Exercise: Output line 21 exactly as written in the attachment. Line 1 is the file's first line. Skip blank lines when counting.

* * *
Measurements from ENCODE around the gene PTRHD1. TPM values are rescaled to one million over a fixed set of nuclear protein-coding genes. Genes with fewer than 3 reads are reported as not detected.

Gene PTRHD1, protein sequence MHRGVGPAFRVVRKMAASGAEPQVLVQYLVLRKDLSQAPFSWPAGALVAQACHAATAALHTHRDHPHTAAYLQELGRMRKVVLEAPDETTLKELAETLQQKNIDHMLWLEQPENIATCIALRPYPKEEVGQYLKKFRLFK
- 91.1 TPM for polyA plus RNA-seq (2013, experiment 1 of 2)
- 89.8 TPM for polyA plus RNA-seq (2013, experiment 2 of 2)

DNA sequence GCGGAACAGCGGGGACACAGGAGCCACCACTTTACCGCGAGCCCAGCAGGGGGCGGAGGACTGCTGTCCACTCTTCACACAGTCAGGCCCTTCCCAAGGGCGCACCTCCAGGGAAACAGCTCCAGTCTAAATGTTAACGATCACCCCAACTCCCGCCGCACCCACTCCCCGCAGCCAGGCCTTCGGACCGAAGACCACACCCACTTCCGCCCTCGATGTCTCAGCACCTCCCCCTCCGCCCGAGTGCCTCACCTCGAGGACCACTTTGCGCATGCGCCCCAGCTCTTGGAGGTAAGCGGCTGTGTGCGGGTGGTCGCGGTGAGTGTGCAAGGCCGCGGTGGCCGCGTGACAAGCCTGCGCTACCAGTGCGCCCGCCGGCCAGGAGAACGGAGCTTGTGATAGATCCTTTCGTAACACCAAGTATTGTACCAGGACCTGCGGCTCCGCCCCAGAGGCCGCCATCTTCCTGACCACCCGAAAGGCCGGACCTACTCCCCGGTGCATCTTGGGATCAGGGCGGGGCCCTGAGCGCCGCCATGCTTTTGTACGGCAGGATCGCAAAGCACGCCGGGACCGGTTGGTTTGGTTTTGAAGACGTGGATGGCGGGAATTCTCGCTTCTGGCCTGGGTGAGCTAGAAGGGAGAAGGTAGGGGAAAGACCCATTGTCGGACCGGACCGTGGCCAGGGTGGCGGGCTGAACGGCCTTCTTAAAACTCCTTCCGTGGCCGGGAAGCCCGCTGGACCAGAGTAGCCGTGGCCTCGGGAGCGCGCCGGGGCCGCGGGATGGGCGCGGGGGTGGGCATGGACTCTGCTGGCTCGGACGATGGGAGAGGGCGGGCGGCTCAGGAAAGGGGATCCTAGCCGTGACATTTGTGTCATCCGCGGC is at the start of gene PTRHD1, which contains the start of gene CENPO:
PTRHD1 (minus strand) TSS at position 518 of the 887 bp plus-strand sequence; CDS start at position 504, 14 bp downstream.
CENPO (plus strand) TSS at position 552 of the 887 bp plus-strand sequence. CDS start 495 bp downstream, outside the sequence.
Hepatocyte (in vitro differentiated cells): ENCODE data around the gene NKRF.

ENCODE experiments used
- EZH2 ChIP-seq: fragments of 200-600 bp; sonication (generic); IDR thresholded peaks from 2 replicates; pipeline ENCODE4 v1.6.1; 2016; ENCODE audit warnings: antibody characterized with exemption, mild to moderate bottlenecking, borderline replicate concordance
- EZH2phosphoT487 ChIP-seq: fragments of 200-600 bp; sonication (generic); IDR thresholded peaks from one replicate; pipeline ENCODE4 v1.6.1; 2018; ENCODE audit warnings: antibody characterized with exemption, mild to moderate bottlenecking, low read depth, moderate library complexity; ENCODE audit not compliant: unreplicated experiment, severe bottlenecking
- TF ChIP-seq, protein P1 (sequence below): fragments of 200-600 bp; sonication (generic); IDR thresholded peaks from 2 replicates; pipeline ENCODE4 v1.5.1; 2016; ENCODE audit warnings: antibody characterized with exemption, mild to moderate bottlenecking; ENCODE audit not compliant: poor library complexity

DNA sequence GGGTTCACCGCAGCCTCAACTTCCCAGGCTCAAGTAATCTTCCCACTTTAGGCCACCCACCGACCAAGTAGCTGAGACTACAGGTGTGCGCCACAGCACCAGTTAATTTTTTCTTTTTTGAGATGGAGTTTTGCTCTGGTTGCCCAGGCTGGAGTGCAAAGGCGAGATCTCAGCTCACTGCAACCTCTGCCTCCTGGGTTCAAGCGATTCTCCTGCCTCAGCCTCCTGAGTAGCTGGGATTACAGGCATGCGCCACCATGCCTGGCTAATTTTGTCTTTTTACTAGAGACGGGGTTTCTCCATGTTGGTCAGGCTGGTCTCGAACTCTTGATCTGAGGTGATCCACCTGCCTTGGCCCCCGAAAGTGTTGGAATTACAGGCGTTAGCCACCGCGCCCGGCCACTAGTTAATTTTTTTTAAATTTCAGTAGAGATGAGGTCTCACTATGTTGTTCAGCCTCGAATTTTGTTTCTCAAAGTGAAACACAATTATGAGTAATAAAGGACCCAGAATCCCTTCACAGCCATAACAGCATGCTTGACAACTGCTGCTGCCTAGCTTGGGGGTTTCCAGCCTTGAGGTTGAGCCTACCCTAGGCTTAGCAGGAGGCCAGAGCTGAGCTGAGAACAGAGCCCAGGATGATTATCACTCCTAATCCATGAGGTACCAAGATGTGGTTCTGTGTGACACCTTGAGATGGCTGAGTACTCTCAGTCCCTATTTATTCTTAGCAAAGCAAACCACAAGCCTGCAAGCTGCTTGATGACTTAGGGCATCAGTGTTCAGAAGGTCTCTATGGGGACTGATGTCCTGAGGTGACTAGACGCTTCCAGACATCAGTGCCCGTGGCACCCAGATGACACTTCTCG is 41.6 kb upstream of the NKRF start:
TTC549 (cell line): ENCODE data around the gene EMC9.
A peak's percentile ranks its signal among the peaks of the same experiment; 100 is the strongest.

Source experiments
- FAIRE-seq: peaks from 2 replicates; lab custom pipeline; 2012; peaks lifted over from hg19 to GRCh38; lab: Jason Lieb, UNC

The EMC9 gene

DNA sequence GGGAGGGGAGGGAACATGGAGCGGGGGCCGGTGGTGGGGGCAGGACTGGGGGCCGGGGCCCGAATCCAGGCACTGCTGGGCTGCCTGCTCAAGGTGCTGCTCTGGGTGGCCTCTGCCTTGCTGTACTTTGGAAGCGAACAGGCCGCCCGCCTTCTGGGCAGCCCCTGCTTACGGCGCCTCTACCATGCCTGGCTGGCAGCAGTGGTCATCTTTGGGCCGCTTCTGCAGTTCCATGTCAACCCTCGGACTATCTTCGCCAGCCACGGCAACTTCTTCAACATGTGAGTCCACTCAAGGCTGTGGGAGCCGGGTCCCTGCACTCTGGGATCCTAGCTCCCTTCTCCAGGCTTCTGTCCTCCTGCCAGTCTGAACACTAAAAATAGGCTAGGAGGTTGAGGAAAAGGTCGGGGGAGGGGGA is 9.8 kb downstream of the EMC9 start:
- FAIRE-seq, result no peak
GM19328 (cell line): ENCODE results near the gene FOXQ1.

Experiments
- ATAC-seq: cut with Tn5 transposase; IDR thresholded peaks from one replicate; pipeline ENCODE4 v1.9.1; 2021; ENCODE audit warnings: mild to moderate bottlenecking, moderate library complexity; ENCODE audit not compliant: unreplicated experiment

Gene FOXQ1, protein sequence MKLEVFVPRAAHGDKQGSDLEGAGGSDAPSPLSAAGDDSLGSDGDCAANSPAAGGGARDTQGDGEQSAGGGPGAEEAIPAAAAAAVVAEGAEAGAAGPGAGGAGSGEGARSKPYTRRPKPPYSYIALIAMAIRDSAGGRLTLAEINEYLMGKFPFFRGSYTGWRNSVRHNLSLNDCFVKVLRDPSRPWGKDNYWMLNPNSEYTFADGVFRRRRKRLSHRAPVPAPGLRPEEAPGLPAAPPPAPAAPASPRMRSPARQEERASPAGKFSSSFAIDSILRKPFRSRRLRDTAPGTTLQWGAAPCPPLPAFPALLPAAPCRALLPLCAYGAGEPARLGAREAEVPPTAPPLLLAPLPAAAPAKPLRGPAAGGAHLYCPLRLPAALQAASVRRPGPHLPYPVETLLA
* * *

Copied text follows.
GM19328 (cell line): ENCODE results near the gene FOXQ1.